ITHACA, N.Y., June 17 (UPI) -- Researchers at Cornell University have built an array of Earth-like planet models as a way to better understand the life-hosting potential of yet to be discovered exoplanets.
Every year, scientists are finding more exoplanets in the so-called habitable zone. In an effort to better understand the potential for these alien worlds to host life, researchers are looking back through Earth's own planetary history and creating computer models based on ancient conditions.
By doing so, researchers hope to predict the kinds of conditions they may encounter on exoplanets discovered by telescopes and observatories.
The models were recently detailed in a new study published in the Astrophysical Journal.
"We're going to see all kinds of planets in all kinds of stages in their own evolution, but we wanted to take four kinds of epochs from Earth history, as samples of what we might see," study author Sarah Rugheimer, a research associate at Cornell's Carl Sagan Institute, said in a press release. "With the next generation of missions, we expect to observe a wide diversity of extrasolar planets."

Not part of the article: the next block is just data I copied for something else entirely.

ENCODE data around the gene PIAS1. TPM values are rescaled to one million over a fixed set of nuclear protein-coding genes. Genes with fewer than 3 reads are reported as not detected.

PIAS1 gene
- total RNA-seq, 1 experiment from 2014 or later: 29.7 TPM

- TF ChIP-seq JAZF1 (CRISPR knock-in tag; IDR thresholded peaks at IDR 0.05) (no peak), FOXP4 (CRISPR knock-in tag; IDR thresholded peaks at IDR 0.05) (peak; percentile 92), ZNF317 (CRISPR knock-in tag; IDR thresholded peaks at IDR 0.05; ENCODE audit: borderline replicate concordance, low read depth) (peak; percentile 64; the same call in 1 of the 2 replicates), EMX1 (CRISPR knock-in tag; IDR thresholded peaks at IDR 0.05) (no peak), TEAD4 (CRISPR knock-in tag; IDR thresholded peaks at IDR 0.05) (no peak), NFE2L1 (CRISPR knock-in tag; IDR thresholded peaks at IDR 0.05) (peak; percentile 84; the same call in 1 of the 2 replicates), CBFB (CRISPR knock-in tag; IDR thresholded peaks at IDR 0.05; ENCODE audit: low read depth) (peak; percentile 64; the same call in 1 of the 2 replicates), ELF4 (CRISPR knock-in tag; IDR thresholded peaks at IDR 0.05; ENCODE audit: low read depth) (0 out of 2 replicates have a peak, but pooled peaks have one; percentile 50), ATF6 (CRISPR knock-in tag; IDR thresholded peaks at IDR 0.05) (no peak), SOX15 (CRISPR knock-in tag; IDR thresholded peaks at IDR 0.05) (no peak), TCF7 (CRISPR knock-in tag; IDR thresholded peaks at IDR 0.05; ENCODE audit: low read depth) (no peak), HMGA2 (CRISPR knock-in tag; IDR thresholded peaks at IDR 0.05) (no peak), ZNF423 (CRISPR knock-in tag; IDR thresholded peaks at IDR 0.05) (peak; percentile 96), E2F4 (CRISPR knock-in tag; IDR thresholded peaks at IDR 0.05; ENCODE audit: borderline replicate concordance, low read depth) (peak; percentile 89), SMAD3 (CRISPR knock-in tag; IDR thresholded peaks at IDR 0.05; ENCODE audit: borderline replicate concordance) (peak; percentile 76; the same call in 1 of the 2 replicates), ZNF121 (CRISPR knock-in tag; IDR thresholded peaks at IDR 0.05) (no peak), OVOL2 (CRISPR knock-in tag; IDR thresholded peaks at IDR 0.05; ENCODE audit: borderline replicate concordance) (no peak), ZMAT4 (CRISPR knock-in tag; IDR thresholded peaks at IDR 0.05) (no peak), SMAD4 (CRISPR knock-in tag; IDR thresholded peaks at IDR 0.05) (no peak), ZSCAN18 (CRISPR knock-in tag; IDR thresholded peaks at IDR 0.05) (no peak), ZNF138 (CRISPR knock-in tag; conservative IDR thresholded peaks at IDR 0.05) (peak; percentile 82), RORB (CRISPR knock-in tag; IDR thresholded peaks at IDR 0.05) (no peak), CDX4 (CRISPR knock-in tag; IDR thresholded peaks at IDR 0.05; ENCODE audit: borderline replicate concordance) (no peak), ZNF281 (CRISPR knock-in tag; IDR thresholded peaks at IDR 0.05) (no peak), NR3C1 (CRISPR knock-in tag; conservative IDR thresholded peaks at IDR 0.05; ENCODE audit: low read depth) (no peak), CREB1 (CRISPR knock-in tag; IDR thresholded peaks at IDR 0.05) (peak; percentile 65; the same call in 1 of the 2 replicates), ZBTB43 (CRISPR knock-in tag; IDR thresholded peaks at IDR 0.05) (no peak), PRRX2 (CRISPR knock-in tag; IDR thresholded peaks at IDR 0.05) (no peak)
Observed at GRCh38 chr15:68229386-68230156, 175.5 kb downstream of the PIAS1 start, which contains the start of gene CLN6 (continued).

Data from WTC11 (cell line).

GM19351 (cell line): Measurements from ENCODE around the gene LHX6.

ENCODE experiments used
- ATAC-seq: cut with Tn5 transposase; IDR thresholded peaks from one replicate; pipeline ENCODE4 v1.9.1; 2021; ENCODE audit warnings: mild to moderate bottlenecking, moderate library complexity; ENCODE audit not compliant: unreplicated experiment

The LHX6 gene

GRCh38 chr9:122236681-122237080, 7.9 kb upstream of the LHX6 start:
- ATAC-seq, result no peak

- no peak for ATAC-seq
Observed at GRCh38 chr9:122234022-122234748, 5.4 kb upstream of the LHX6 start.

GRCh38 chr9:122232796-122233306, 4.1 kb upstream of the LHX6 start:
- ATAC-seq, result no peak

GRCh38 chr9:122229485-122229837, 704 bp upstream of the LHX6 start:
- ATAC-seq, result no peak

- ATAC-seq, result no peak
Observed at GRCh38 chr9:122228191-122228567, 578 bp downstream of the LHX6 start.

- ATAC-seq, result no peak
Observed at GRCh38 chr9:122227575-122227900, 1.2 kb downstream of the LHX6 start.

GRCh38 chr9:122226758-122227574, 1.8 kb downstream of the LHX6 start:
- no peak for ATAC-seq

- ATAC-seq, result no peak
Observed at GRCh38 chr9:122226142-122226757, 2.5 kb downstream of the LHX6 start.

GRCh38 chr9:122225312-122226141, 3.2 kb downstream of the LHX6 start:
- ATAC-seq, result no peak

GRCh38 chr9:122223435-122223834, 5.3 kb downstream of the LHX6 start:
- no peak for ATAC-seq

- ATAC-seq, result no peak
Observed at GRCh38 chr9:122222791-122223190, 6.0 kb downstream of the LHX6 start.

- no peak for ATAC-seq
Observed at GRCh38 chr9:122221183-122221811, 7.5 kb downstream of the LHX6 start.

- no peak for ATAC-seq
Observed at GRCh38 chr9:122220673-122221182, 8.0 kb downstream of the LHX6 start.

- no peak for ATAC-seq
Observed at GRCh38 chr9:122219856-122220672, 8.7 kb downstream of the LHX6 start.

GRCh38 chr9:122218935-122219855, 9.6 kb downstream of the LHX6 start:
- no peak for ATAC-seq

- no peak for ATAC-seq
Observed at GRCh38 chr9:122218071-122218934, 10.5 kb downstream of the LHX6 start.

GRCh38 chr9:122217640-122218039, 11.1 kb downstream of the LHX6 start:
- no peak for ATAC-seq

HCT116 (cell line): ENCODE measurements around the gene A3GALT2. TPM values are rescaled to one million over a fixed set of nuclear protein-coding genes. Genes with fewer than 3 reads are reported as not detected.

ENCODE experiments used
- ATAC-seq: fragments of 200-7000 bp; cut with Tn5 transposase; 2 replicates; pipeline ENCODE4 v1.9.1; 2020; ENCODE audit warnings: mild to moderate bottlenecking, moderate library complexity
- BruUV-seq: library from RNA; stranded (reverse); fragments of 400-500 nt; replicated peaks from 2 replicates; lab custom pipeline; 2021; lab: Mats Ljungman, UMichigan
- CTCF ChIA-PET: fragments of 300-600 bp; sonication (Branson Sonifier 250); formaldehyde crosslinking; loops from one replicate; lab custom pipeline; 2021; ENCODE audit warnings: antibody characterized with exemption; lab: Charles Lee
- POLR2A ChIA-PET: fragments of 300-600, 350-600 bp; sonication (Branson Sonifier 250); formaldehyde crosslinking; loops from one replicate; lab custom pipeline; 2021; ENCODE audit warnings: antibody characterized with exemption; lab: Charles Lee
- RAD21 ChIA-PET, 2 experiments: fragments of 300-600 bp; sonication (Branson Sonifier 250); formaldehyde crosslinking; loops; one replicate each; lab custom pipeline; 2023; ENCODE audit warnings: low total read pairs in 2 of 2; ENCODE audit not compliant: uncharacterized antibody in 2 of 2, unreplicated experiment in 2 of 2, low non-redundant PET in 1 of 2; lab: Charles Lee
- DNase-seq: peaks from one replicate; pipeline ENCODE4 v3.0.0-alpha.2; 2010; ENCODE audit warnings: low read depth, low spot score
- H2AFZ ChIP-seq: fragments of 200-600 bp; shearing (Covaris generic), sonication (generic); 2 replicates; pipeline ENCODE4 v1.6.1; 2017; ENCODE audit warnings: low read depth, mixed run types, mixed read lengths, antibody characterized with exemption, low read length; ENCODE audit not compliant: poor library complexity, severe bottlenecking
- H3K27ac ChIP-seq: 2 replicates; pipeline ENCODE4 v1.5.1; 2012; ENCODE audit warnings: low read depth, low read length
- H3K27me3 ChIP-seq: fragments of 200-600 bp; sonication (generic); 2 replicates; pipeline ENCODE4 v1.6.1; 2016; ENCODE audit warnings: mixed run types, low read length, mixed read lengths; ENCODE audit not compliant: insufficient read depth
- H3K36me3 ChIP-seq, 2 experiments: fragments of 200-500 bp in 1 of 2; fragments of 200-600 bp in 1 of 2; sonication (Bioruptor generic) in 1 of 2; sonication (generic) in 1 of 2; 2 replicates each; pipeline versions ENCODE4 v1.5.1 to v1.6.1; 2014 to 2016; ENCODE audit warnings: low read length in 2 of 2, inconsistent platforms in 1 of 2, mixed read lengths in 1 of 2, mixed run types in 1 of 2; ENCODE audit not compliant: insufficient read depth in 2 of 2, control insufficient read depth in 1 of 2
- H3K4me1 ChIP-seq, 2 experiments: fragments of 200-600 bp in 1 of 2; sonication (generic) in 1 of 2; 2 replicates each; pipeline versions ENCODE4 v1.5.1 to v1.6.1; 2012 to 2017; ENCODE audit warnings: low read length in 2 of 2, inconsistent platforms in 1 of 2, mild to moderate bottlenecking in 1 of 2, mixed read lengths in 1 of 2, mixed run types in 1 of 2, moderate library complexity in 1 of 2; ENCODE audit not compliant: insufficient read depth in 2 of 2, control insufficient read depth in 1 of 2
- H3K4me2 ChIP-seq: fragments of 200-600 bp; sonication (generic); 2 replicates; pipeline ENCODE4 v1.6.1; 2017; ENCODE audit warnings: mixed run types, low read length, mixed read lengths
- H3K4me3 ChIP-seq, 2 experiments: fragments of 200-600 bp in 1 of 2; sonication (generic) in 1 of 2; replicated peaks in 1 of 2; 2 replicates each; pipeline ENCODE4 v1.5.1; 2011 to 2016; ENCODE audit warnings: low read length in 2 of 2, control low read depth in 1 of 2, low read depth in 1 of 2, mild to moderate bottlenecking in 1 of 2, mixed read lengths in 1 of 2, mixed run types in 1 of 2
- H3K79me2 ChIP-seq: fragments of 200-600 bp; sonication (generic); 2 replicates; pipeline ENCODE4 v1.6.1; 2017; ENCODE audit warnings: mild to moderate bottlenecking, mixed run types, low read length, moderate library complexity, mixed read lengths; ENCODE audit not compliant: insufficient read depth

Especially important is understanding how various worlds interact with the bombardment of ultraviolet radiation. Radiation can be both a boon and detriment to life.
"Depending on the intensity, ultraviolet radiation can be both useful and harmful to the origin of life," said Lisa Kaltenegger, director of the Carl Sagan Institute. "We are trying to ascertain how much radiation other young Earths would get and what that could mean for the possibility for life."
Each model built by the scientists represents an epoch in Earth's history -- with each epoch offering a broad snapshot of an evolving world, with varying biological and chemical characteristics.
The first epoch is that of a pre-biotic world -- Earth at just 500 million years old. The young Earth's atmosphere is dominated by carbon dioxide. The second epoch finds Earth as it was 2 billion years ago. Oxygen is present in the atmosphere, and the first hints of life -- an active biosphere and mechanisms of biosynthesis -- have arrived.
The third epoch marks the emergence of multicellular life on Earth, just 800 million years ago; oxygen levels are still low, but quickly rising. The fourth epoch is modern Earth.
The modeling work helped researchers realize the importance of a moderately warm star. After the initial rise of oxygen, researchers realized radiation from super hot and super cold stars was mostly detrimental to life.